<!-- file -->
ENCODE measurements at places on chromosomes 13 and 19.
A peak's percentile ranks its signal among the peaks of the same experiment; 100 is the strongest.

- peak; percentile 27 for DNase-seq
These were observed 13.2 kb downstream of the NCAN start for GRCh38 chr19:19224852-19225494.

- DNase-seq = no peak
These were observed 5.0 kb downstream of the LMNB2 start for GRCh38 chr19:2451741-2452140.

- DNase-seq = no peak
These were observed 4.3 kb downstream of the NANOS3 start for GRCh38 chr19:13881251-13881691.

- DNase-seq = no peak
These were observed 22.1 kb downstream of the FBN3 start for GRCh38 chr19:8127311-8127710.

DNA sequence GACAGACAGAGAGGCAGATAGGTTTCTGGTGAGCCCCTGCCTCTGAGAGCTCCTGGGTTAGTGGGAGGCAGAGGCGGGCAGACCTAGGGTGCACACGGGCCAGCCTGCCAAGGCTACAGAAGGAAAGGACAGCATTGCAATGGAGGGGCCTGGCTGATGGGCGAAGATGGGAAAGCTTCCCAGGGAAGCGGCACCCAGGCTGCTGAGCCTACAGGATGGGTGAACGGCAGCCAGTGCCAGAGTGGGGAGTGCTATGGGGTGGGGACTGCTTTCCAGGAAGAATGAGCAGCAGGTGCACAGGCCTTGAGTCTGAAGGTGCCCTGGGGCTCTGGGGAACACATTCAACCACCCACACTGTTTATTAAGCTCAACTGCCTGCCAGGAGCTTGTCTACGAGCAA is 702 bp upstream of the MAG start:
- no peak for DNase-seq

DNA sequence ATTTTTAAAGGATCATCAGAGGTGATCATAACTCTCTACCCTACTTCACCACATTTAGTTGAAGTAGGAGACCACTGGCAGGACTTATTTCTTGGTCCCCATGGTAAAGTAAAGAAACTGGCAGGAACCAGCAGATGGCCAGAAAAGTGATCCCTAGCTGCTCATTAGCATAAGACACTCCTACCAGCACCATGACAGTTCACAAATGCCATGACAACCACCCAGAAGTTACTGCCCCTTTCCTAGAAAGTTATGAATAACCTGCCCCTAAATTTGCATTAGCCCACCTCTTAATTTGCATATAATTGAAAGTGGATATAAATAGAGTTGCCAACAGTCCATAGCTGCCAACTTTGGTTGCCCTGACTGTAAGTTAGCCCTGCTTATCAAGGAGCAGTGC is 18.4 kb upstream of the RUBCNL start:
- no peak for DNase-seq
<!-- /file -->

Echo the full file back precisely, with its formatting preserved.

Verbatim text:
ENCODE measurements at places on chromosomes 13 and 19.
A peak's percentile ranks its signal among the peaks of the same experiment; 100 is the strongest.

- peak; percentile 27 for DNase-seq
These were observed 13.2 kb downstream of the NCAN start for GRCh38 chr19:19224852-19225494.

- DNase-seq = no peak
These were observed 5.0 kb downstream of the LMNB2 start for GRCh38 chr19:2451741-2452140.

- DNase-seq = no peak
These were observed 4.3 kb downstream of the NANOS3 start for GRCh38 chr19:13881251-13881691.

- DNase-seq = no peak
These were observed 22.1 kb downstream of the FBN3 start for GRCh38 chr19:8127311-8127710.

DNA sequence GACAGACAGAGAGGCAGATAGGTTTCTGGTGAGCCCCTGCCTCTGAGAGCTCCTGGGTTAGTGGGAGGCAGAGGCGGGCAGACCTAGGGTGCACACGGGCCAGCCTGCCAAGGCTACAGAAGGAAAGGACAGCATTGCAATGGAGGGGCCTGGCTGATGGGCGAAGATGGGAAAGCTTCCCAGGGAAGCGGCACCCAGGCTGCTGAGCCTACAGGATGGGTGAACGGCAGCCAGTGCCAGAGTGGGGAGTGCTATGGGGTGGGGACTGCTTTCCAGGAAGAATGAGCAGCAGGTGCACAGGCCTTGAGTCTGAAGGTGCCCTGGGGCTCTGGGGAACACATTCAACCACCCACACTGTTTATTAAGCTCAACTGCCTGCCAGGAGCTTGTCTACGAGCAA is 702 bp upstream of the MAG start:
- no peak for DNase-seq

DNA sequence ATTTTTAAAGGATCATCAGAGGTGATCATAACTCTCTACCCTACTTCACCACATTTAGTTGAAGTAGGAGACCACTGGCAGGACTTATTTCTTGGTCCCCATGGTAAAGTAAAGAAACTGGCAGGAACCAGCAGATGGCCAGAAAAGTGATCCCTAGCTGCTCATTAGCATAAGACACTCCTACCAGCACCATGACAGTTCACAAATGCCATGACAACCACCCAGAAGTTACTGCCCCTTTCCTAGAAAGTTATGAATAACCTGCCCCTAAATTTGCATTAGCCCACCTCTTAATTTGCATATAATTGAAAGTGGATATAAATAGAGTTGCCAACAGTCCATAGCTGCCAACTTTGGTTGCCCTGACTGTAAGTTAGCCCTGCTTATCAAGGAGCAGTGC is 18.4 kb upstream of the RUBCNL start:
- no peak for DNase-seq